S2 6.7 Junk Rig Conversion

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  • 27 Oct 2018 09:34
    Reply # 6875822 on 6872873

    With this kind of boat, where the hull is very shallow and there's no skeg, it's the keel that's providing virtually all of the lateral resistance. Ignore the rudder and just consider the centre of area of the keel.

  • 27 Oct 2018 07:38
    Reply # 6875749 on 6872873

    Hi,

    generally the rudder is not included in CLR calculations. If included then the rudder will need to develop some force to balance the rig, that is to say it will create weather helm. 

    David.

    Last modified: 27 Oct 2018 07:39 | Anonymous member
  • 27 Oct 2018 04:13
    Reply # 6875650 on 6872873

    hi scott

    i checked your image with inkscape. (this free software can tell you the mass center of any area defined by a path,)

    your CLR calculation is correct as long as the area of the rudder is included. but i would at least like to know the CLR without it (the second yellow cross…) – and i might use some point between the two as a base for rig placement. (but i'm still an armchair junkie…)

    ueli

    Last modified: 27 Oct 2018 04:15 | Anonymous member
  • 27 Oct 2018 01:22
    Reply # 6875519 on 6872873

    Thank you Arne and David for the feedback.

    I am working on redrawing something closer to 20 or at most 22 sqm. My boat is significantly lighter than Weaverbird. I probably should not need any more sail than that. Point taken. 

    As some others have done recently I am planning to build a completely modular sail where the panels are never sewn together. I would like to have pockets or webbing loops or something similar to rig the sail to the battens, yard, and boom. I will consider adding some amount of shape to the panels when I get that far.

    I would like to have a vertical leach or maybe even one that has the upper battens very slightly further aft. From the little bit I have messed around with my Puddle Duck rig I understand why this may be important. I would like to have nice easy tacking without the sheets getting hung up.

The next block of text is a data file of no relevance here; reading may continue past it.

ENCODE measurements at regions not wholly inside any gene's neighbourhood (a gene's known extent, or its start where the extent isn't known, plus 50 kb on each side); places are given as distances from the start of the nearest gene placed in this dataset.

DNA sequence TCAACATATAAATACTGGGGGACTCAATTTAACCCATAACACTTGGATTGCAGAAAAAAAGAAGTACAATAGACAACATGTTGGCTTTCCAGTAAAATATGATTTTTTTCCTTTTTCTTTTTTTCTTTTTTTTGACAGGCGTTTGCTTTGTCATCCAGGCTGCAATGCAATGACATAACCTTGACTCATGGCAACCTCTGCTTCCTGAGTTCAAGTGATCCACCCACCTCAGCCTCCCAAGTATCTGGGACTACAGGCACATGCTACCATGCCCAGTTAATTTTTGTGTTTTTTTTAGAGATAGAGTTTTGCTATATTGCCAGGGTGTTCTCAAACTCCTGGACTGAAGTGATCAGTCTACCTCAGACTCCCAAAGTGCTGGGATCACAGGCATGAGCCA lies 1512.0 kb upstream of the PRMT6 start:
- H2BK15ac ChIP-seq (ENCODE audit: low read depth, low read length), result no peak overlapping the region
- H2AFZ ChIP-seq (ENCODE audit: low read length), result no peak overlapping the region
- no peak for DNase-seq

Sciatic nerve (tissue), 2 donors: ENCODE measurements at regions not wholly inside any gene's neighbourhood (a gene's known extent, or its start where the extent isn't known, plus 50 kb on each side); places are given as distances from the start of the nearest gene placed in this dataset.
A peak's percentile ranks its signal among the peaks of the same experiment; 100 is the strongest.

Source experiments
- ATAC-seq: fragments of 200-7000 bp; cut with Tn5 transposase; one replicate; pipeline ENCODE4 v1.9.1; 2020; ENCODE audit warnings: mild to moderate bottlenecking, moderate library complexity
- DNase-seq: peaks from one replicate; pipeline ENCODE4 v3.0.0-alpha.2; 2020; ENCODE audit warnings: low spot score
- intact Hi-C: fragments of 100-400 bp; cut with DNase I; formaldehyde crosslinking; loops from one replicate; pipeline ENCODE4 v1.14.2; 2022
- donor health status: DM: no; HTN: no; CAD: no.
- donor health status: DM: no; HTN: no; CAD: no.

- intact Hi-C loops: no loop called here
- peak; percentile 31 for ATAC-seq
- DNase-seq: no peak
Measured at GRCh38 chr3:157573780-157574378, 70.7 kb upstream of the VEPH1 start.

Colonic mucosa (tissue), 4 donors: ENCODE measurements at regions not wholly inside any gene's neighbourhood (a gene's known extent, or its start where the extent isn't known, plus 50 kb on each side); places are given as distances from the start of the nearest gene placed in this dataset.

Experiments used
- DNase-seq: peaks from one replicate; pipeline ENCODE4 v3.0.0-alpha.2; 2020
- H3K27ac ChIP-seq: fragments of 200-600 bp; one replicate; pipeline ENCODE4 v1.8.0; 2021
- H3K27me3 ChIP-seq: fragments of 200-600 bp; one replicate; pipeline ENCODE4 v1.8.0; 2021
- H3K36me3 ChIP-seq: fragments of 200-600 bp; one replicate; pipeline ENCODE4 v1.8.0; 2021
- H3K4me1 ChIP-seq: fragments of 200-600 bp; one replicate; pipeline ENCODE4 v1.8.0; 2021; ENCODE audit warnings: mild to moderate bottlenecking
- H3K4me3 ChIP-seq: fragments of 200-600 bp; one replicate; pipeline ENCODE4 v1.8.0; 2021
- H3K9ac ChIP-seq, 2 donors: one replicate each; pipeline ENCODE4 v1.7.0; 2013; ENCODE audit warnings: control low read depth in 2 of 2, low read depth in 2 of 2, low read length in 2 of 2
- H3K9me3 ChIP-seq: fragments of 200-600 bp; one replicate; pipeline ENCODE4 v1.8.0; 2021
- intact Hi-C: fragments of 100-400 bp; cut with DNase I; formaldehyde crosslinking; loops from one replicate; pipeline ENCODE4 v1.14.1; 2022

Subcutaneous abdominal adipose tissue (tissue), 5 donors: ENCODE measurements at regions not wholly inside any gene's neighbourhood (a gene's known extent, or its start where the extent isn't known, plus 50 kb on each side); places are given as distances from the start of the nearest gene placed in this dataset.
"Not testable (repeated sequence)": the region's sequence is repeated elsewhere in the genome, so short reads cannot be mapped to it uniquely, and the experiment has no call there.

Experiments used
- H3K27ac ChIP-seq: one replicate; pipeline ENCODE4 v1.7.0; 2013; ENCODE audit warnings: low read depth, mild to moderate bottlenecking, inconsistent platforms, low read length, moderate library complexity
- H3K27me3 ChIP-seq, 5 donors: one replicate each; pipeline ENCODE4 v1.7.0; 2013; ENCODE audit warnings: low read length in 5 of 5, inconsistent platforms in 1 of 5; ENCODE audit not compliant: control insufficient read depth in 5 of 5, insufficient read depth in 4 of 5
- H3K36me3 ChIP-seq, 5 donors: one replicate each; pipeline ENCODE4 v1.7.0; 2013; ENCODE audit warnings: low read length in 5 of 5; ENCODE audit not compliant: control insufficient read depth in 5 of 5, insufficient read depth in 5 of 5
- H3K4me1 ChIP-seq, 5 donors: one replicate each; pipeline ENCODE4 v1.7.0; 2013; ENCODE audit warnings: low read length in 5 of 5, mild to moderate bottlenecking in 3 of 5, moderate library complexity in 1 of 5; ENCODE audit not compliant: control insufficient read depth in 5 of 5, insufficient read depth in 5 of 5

I am a little stuck on the sail as far as aspect ratio and location. I thought it would be better to go back to following the order in PJR and get an idea of the hull's CLR first.

    It seems like QCAD does not provide any way to mark the centroid of a polygon so I did the math myself following what Wikipedia told me. If anyone has a moment to check the image I am attaching I would appreciate it. It seems my 'eyeball' guess is consistently wrong regarding CLR locations on a hull. Does this drawing look something close to correct?

    Thanks again for the interest.

    Scott.

  • 25 Oct 2018 20:27
    Reply # 6873627 on 6872873
    Anonymous member (Administrator)

    Scott,

    although I like my boats to have some sail area, I, like David Tyler, think that 28sqm is a bit too much for a boat with a displacement just below 1000kg. As I wrote in ‘Junk Rig For Beginners’, my primary reason for converting to junk rig was that the Bermuda rig of my boat performed so badly downwind. If I suggest a very generous SA/disp = 24 , that would  result in a sail area of 23.6 sqm. Dropping to a more sensible SA/disp = 22, the SA comes out at 21.6sqm. On my present Ingeborg, I checked what the original area is with Genoa 1 set, and then drew up a JR with that area (result:SA=35.2sqm and SA/disp.=21.4). Ingeborg doesn’t feel under-rigged.